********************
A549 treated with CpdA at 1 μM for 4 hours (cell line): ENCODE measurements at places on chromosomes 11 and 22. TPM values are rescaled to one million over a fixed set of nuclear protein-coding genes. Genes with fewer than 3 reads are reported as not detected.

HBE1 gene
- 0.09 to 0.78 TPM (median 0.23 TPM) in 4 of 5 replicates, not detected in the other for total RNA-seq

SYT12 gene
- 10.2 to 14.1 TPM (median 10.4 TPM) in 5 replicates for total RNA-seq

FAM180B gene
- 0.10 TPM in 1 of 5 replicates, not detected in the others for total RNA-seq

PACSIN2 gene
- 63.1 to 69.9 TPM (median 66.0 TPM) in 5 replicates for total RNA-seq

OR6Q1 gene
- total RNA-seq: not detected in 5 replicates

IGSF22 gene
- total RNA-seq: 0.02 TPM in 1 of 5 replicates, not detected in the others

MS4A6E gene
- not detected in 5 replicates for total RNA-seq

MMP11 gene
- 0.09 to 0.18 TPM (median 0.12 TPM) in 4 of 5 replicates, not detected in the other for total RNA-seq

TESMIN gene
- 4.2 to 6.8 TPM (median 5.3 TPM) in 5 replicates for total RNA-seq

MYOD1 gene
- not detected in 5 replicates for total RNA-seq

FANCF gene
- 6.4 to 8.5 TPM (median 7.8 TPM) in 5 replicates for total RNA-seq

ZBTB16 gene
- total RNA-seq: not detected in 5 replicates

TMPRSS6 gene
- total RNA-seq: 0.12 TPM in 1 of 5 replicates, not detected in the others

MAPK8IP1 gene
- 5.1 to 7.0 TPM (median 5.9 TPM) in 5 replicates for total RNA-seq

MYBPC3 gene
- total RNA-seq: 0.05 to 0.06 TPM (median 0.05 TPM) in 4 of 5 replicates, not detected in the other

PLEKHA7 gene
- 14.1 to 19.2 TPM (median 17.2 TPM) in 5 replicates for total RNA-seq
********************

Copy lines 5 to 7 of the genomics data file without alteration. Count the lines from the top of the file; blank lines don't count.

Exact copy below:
- 10.2 to 14.1 TPM (median 10.4 TPM) in 5 replicates for total RNA-seq

FAM180B gene
- 0.10 TPM in 1 of 5 replicates, not detected in the others for total RNA-seq